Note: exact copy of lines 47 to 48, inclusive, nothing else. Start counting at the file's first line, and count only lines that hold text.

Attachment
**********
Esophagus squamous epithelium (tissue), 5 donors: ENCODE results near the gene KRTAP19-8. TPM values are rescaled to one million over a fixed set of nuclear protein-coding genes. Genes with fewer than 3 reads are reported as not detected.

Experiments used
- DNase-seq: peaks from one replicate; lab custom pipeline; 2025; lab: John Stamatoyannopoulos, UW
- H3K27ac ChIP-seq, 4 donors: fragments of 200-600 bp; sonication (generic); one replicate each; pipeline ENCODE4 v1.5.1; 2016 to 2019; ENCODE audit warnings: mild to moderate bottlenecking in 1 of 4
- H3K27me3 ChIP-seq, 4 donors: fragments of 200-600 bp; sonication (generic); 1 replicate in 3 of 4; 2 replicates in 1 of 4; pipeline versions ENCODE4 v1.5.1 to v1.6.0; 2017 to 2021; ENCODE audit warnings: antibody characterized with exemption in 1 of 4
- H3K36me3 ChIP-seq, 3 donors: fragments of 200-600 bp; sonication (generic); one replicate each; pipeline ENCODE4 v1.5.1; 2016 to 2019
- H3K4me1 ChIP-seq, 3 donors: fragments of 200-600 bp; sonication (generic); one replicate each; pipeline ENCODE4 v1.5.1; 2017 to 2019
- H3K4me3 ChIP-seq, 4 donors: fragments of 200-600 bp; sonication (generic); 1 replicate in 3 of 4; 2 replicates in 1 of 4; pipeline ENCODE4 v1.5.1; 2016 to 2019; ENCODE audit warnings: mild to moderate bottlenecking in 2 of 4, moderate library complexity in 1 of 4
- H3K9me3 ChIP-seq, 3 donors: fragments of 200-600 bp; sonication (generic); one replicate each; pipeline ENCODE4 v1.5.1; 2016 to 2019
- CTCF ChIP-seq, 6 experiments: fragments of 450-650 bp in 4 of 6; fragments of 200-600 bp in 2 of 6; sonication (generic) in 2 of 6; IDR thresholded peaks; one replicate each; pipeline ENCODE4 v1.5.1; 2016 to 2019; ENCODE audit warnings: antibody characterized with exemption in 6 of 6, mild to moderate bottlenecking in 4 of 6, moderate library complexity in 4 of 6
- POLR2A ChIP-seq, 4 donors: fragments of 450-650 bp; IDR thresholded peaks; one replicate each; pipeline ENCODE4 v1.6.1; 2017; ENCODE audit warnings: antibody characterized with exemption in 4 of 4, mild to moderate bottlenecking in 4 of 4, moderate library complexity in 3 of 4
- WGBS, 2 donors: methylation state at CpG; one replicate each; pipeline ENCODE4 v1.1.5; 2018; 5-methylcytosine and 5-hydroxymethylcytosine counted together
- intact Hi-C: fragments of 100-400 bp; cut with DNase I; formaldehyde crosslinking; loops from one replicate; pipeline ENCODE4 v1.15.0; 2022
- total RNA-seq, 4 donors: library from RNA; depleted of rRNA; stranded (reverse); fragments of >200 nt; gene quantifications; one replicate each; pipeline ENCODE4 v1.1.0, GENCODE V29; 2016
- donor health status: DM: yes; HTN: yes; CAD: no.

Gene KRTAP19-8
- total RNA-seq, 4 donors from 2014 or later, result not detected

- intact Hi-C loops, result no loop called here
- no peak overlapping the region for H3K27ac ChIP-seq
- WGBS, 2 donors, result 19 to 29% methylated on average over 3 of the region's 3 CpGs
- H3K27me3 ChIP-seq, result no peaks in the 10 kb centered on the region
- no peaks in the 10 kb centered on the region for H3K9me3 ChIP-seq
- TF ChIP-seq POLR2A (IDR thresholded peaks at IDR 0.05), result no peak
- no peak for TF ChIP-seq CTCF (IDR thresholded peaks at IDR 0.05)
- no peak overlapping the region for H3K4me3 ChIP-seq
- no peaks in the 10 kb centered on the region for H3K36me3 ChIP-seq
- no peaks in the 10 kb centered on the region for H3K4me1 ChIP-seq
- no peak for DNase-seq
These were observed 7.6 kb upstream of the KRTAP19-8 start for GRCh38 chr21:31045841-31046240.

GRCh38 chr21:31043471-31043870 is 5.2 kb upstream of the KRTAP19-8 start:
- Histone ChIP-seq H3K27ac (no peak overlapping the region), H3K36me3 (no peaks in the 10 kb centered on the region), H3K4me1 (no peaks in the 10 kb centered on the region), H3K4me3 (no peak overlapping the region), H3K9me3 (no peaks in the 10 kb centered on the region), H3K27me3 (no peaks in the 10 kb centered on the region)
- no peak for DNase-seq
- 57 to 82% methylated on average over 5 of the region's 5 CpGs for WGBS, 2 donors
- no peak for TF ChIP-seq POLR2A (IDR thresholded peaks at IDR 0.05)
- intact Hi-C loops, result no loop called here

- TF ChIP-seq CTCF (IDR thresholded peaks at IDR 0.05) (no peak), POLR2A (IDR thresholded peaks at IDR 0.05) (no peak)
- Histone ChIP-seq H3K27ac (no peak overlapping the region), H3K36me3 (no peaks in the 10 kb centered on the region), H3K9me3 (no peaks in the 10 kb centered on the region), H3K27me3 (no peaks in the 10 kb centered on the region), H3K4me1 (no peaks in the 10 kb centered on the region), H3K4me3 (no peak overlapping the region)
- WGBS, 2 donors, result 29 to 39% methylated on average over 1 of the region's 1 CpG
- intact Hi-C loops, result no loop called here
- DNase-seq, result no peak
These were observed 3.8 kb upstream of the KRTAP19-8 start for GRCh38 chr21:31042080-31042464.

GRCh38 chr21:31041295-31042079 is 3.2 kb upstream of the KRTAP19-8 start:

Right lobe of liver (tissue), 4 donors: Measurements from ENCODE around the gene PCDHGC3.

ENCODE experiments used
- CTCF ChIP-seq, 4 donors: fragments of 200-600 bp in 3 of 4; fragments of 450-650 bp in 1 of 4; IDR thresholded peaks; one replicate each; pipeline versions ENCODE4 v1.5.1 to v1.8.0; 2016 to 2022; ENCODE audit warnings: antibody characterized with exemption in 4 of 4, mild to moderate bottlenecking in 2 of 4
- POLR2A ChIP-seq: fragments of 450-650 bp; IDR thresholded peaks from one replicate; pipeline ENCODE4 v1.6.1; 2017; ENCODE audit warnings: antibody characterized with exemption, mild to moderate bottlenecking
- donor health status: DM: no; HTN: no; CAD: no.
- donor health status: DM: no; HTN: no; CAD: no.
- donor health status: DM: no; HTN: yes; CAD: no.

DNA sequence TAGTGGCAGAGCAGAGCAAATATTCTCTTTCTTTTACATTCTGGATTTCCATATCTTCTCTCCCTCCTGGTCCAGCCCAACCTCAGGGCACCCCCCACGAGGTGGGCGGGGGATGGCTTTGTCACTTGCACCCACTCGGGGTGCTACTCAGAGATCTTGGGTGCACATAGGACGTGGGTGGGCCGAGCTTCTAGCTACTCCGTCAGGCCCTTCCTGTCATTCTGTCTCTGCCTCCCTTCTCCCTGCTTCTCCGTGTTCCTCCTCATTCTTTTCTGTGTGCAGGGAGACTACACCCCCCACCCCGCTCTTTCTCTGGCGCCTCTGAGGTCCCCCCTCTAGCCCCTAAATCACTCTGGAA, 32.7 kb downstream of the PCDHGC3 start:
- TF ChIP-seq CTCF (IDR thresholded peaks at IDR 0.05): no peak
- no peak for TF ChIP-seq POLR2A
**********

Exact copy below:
- donor health status: DM: no; HTN: no; CAD: no.
- donor health status: DM: no; HTN: no; CAD: no.